Ronnie Barker in drag
It was a dark winter's evening and you could hear the rollers crashing against the Hove seafront. Back on duty at 6pm, I dashed up the steps quickly to avoid the lashing rain, through the revolving doors, and into my office. I was calmly collecting my thoughts when Mary, the all knowing receptionist, popped her head round the door:
“Sorry Mr B, Mrs Peartree up in room 46 is desperate for some champagne and two glasses and no-one else has come in yet, I couldn't leave the desk; would you mind?”
No of course not. Service with a smile. And it'll only take a minute or two. Good for guest contact and all that. I'd deal with the little matter of why there wasn't someone already here to do it later. In the meantime this guest was going to get personal service.
I picked up a tray, crisp white napkins, tow tall glasses, a silver bucket, the champagne, added a little water and the ice, then off I went in the service lift up to the third floor.
I knocked on the bedroom door and a lady's voice called “Come in”. I used my master key to let myself in.
I put the champagne down on the coffee table and asked Mrs Peartree if she'd like me to open the champagne now. Mr Peartree must have been in the bathroom. Mrs Peartree was a vision of....I'm not quite sure what, maybe, a meringue? She looked like Ronnie Barker in drag. Loads of make up, like an ugly sister, and a pink chiffony nightdress thing. The sort I imagined the Queen Mother must have worn. Oh and don't forget the Dame Edna glasses.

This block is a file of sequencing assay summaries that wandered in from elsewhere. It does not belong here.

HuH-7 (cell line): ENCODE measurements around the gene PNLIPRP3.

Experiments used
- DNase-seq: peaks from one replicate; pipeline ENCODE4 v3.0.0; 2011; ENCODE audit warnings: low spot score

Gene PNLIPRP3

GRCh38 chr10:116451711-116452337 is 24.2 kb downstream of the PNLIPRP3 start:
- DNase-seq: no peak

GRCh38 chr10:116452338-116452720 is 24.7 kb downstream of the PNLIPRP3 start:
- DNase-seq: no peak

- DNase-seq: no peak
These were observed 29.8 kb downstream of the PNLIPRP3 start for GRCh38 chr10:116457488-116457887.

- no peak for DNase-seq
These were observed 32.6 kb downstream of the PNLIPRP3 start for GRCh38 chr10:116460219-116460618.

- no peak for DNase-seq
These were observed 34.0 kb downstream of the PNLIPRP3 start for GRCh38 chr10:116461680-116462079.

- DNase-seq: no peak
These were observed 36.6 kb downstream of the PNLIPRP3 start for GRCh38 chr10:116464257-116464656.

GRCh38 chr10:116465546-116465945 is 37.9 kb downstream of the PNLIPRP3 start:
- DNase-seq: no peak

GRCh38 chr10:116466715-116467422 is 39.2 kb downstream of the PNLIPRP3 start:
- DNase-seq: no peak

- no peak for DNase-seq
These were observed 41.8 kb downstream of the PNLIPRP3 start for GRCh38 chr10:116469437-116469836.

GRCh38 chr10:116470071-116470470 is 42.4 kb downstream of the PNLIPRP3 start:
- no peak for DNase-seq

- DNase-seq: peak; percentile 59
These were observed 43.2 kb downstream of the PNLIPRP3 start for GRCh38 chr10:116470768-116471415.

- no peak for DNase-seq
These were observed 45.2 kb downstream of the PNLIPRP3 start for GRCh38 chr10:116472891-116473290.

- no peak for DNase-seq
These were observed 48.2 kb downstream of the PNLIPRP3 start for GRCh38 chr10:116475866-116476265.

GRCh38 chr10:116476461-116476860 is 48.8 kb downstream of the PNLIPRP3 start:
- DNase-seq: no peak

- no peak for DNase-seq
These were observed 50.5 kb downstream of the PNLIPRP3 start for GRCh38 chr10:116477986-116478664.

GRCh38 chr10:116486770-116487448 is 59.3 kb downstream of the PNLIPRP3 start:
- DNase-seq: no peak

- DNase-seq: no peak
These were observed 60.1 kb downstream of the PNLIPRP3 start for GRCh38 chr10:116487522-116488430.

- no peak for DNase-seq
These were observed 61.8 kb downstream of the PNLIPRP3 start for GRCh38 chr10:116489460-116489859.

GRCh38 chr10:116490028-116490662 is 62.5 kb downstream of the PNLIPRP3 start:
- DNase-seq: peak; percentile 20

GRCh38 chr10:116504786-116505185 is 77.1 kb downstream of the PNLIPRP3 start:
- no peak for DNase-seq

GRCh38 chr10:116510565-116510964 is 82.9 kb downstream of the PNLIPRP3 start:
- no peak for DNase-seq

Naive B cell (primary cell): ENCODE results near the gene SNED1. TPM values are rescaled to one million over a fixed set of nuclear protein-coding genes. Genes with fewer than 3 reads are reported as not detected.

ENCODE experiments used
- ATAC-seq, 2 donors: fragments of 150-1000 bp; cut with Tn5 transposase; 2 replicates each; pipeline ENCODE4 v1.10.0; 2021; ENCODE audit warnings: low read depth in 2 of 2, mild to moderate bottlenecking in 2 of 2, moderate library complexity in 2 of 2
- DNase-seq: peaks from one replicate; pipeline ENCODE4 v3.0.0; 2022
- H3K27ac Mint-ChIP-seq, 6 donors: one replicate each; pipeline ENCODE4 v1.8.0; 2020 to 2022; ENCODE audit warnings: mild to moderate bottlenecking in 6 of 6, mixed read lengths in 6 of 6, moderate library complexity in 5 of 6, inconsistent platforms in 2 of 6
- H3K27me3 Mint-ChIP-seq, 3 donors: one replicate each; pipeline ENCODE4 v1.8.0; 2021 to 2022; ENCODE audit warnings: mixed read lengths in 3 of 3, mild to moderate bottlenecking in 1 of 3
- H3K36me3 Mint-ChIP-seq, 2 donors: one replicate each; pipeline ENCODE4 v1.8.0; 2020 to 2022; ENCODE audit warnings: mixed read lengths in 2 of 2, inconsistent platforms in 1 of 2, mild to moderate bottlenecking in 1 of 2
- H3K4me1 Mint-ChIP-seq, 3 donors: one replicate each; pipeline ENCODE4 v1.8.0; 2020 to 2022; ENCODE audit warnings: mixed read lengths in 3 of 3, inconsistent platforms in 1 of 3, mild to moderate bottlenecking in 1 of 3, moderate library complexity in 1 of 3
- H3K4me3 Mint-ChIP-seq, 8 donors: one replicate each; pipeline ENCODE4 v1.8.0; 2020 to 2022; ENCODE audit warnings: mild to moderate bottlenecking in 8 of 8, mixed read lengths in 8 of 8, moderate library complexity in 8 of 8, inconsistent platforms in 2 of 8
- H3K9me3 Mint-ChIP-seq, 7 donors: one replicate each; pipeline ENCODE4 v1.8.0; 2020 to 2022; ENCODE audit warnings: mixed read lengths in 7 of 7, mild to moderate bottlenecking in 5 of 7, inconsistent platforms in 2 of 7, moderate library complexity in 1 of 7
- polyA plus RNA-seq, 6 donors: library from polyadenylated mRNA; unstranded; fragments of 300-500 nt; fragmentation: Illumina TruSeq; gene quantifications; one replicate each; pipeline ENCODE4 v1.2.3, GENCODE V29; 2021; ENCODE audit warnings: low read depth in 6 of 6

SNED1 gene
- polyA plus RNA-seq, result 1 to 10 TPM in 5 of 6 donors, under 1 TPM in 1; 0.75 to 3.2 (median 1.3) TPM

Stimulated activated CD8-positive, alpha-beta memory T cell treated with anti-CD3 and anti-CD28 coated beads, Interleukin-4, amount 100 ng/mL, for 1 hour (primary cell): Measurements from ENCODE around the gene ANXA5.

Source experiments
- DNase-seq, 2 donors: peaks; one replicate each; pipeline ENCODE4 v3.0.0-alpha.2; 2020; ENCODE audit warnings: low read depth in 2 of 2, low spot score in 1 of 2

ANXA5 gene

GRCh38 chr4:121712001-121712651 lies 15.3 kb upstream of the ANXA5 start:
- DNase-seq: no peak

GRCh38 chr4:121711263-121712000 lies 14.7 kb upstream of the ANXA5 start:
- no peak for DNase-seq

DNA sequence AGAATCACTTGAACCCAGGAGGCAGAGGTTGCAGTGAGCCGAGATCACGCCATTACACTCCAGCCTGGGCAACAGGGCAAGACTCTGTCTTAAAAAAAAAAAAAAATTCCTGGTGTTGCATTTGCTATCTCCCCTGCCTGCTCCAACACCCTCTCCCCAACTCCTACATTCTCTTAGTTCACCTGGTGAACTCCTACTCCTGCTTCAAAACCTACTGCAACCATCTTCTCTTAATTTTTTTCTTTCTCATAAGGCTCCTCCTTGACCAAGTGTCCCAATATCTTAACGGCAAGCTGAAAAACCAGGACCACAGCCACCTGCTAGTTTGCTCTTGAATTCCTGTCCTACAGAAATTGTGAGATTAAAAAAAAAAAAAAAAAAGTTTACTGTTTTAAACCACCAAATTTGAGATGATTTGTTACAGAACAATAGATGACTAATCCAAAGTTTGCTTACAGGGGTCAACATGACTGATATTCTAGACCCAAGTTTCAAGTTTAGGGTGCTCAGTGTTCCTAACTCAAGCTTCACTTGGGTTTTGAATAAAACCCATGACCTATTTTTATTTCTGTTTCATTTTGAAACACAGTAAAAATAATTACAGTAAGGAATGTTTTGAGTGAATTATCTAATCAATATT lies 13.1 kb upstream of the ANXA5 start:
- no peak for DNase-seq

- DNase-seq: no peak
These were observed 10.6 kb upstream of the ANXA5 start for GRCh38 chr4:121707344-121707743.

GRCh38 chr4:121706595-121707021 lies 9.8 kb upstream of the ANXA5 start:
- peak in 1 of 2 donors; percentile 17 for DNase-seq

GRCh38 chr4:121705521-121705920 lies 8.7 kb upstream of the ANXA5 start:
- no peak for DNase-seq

I asked if she needed anything else and she told me to pour myself a glass of champagne.
“I can't possibly Mrs Peartree, I have to get back down stairs and prepare for the evening, and anyway I can't drink on duty”.
She'd advanced towards me by now with her glass of champagne in one hand, already half drunk.
“Oh come on, you're the manager, you can take a little time to look after one of your guests, surely?”
She now had a leery grin on her face which reminded me of a slice of water melon. Too much lipstick.
I moved towards the door but she'd anticipated this and now stood between me and my escape. What to do? Ask her to move? Gently guide her away? She was having none of it.
Then suddenly my bleep started going off and I'd been saved. I normally cursed the wretched thing but this time it was a Godsend.
“Ah, sorry Mrs Peartree, must shoot”, and with a that I niftily side-stepped her and got out quickly.
The things you have to put up with when you're a hotel manager.
Of course no-one believed me when I told them. Do you?